Chemical tankers, cargo trucks and a passenger vehicle collided in multiple crashes in the westbound lanes of the Atchafalaya Basin Bridge on Monday afternoon, killing one person, injuring at least five others and snarling traffic in both directions as a column of smoke from a burning logging truck rose above the treeline for hours.
The fire burned so hot and so long that officials were concerned whether the bridge would hold under the stress.
I-10 West remains closed at Mile Marker 125 (Atchafalaya Basin Bridge) due to a multi-vehicle accident. Traffic is being diverted at LA 415 North (Lobdell) to US 190 West. Congestion is minimal.— Baton Rouge Traffic (@BR_Traffic) August 27, 2019
"They’re still shooting water on it, but we just don’t know how long it’s going to tie up the interstate," Iberville Sheriff Brett Stassi said in the late afternoon. "With a fire that burns that hot, they'll be checking the stability of the bridge to make sure it’s not deteriorated in any way before they open it back up."
By early evening, the fire had largely been subdued, though crews continued to shoot water at the smoldering wreckage.
State Trooper Thomas Gossen said a burned body was been found at the scene and that a coroner was summoned. The identity of the driver has not been confirmed, though Gossen said late Monday the victim is from out-of-state and authorities are attempting to contact their family.
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Acadian Ambulance spokesman Justin Cox said ambulances transported five people from the scene of the multi-vehicle crashes, though there were others hurt who refused assistance.
All lanes of Interstate 10 were closed on the Atchafalaya Basin Bridge following a fiery crash involving multiple 18-wheelers Monday afternoon.
The crash happened in the westbound lanes of I-10 at mile marker 124.5 between Whiskey Bay and Butte La Rose on the Atchafalaya Basin Bridge. Traffic was diverted onto U.S 190 between Lafayette and Baton Rouge.
The initial crash involved two 18-wheelers and one vehicle, according to Gossen, and two other crashes occurred in the area later. Before highway crews could shut down the interstate, three tankers and two cargo haulers, two of which carried flammable material, were involved in the crashes. He did not identify their specific contents.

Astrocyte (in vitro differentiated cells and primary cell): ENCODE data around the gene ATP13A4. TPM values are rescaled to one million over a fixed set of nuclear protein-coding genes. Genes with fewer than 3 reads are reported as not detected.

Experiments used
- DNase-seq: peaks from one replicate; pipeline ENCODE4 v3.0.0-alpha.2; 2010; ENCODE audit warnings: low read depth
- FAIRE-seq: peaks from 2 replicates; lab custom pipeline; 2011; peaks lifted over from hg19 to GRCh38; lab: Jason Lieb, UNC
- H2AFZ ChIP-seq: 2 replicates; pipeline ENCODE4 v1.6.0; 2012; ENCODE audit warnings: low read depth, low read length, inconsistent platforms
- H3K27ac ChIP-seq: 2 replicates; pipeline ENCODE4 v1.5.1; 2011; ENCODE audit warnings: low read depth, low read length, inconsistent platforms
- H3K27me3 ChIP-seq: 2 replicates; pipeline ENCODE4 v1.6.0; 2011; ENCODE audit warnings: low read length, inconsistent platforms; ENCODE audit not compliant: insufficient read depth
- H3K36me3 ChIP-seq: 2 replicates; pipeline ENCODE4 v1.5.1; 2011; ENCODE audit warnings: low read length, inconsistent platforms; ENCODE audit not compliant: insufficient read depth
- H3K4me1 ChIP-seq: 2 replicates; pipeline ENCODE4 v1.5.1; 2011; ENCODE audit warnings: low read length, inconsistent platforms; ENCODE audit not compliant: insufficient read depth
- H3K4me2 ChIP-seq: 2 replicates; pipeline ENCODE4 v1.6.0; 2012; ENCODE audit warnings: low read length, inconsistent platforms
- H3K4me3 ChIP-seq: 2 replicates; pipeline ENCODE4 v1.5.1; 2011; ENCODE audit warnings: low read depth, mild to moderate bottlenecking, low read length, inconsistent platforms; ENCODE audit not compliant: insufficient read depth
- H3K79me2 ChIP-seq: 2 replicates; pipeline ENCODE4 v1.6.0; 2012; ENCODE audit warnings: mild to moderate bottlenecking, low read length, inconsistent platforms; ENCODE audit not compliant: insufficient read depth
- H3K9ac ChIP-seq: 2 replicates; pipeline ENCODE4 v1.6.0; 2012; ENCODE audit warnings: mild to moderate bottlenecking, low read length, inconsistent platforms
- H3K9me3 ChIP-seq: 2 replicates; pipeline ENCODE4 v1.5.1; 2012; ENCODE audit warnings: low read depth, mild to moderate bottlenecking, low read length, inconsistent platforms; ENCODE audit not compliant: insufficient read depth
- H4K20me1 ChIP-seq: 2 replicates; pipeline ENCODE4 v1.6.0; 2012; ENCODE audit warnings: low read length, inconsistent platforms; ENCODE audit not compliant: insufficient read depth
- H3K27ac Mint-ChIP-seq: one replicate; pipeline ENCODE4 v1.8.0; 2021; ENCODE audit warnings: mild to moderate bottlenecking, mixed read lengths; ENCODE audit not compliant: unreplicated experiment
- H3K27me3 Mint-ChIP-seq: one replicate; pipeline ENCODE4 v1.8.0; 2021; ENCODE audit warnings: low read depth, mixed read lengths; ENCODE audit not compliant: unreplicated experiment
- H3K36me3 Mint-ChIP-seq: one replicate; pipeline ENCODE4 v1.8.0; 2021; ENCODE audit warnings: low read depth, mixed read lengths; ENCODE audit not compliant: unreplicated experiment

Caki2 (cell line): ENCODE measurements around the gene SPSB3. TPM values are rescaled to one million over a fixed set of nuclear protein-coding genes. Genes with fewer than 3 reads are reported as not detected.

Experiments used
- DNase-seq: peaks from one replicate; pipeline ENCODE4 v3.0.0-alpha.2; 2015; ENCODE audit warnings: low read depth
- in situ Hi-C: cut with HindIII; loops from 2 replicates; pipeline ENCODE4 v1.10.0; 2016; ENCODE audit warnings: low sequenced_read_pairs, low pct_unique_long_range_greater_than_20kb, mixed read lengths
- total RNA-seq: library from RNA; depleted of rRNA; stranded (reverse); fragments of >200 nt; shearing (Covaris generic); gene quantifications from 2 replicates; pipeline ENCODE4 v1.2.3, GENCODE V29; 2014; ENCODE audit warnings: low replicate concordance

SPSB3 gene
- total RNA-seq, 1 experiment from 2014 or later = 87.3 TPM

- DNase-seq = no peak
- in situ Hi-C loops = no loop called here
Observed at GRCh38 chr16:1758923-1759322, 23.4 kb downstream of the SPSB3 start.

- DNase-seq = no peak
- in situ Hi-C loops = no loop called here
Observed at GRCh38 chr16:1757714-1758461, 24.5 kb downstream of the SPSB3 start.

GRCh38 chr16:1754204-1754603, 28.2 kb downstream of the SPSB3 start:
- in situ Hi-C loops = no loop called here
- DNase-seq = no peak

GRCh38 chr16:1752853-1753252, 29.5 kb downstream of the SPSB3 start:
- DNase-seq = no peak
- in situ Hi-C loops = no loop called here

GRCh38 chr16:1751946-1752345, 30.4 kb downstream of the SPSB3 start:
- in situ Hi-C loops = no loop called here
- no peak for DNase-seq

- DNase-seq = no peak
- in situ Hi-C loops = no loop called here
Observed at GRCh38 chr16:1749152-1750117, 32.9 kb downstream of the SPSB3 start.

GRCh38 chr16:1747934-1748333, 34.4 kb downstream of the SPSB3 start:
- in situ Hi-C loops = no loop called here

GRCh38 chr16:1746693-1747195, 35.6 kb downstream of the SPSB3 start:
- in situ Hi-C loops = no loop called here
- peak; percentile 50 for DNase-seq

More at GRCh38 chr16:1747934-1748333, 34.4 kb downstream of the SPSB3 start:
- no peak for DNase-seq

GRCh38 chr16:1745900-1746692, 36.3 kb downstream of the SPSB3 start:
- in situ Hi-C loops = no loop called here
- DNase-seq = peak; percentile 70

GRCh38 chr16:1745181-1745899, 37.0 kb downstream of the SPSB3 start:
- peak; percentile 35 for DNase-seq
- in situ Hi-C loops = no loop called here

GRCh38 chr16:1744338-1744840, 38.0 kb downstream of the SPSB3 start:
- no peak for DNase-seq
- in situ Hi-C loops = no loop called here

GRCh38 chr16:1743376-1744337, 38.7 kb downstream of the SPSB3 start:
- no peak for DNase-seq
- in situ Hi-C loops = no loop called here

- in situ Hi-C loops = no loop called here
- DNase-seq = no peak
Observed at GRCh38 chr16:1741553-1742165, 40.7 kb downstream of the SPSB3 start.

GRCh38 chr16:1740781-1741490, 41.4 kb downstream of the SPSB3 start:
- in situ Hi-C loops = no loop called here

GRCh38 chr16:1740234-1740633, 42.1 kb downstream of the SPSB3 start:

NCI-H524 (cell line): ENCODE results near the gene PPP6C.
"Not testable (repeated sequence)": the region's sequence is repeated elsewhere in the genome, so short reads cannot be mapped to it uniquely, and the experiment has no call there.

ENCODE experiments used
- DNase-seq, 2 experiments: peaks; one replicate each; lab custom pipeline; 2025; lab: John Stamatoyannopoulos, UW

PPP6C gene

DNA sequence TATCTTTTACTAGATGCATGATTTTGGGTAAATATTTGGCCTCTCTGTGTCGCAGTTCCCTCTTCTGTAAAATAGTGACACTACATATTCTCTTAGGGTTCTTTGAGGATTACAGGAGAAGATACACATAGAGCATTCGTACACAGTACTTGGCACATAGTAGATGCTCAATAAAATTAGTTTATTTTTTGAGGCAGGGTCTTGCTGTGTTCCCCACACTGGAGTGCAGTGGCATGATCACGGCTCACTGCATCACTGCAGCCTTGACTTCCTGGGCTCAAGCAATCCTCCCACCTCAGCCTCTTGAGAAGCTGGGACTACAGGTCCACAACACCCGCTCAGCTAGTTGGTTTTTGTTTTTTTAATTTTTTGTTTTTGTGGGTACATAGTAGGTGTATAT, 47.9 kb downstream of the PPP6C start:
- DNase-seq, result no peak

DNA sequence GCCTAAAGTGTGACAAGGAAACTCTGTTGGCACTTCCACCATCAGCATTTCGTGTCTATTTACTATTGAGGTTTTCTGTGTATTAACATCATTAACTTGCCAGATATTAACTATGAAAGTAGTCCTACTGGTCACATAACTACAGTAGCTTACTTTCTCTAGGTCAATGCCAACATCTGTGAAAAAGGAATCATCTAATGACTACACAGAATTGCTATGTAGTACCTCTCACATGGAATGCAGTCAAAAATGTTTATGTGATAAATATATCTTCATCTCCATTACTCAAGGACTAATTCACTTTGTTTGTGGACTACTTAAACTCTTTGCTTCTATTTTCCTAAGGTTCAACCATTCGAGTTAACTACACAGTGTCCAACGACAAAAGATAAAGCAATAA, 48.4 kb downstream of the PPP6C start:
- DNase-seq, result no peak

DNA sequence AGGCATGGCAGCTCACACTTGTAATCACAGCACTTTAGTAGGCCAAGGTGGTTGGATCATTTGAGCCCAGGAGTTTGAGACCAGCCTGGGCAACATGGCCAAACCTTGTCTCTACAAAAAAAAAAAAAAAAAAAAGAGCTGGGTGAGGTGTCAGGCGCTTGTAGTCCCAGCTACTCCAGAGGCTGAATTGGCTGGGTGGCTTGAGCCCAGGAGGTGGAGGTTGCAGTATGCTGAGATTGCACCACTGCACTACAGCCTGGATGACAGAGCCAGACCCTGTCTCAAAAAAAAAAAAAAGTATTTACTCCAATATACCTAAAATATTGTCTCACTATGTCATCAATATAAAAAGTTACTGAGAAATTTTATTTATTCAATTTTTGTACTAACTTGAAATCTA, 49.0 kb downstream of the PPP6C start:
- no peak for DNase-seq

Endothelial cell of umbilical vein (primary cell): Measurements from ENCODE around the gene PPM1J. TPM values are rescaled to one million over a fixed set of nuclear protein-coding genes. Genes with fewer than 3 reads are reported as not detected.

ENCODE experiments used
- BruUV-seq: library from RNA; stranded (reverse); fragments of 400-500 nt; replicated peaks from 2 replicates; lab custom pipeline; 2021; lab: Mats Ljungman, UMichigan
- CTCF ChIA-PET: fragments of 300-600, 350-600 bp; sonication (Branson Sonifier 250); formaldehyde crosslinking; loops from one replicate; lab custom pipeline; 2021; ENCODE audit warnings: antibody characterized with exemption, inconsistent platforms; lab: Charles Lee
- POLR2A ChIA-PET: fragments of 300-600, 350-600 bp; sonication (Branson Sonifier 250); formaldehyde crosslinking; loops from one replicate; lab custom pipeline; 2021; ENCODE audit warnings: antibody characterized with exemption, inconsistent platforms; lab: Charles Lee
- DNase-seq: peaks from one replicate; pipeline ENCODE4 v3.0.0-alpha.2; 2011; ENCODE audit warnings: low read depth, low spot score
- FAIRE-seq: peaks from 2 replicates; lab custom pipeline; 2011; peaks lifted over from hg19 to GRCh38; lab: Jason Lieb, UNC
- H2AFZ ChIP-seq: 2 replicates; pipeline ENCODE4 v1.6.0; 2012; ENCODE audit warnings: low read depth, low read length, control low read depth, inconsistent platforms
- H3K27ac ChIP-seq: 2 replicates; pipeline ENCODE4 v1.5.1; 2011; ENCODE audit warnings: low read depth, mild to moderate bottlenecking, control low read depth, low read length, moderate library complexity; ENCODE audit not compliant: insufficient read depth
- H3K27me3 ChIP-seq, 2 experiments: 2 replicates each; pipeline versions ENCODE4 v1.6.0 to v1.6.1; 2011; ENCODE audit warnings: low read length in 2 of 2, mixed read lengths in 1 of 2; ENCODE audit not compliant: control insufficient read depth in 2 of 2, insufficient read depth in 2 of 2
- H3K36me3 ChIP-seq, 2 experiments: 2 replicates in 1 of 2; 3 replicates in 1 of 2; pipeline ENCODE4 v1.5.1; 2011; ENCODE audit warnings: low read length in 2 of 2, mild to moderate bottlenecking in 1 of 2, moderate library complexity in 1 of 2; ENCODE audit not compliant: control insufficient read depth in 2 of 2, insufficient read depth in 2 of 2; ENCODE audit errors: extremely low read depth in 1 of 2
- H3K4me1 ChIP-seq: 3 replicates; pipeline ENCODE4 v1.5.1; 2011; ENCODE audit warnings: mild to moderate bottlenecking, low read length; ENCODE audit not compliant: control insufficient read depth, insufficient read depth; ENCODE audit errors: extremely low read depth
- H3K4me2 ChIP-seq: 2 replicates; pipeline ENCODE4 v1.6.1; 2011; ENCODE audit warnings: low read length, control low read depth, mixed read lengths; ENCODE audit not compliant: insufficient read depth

Early reports indicated a flammable marine pollutant erupted in flames as a result of the crash, Gossen said. Troopers on scene later discovered a logging truck in close proximity to one of the flammable tankers was on fire instead of a tanker.
The Department of Environmental Quality joined emergency crews on the scene to monitor for volatile organic compounds and hydrocarbons.
“We did some monitoring early on and didn’t get any hits for anything – it was all non-detect,” said Department of Environmental Quality spokesman Greg Langley.
Langley said monitors could not take readings close to the area because the fires were still burning when DEQ staff arrived, and they had to later vacate the area for first-responders. They will likely take additional readings after the fire burns out, he said.
The area is extremely remote, but Gossen said people were ordered to stay at least a half-mile away from the crash site, which is what required officials to close the eastbound lanes of I-10.
Gossen was not sure Monday evening when the highway might reopen. At 7 p.m. Monday Gossen said traffic was still being diverted both east and west. He added that hazmat technicians were still assessing the scene and cleaning crews were on standby to begin clearing the area.
"It could be 24 hours or two hours," Gossen said. "We have no clue whatsoever."
Video courtesy of Acadiana Ambulance.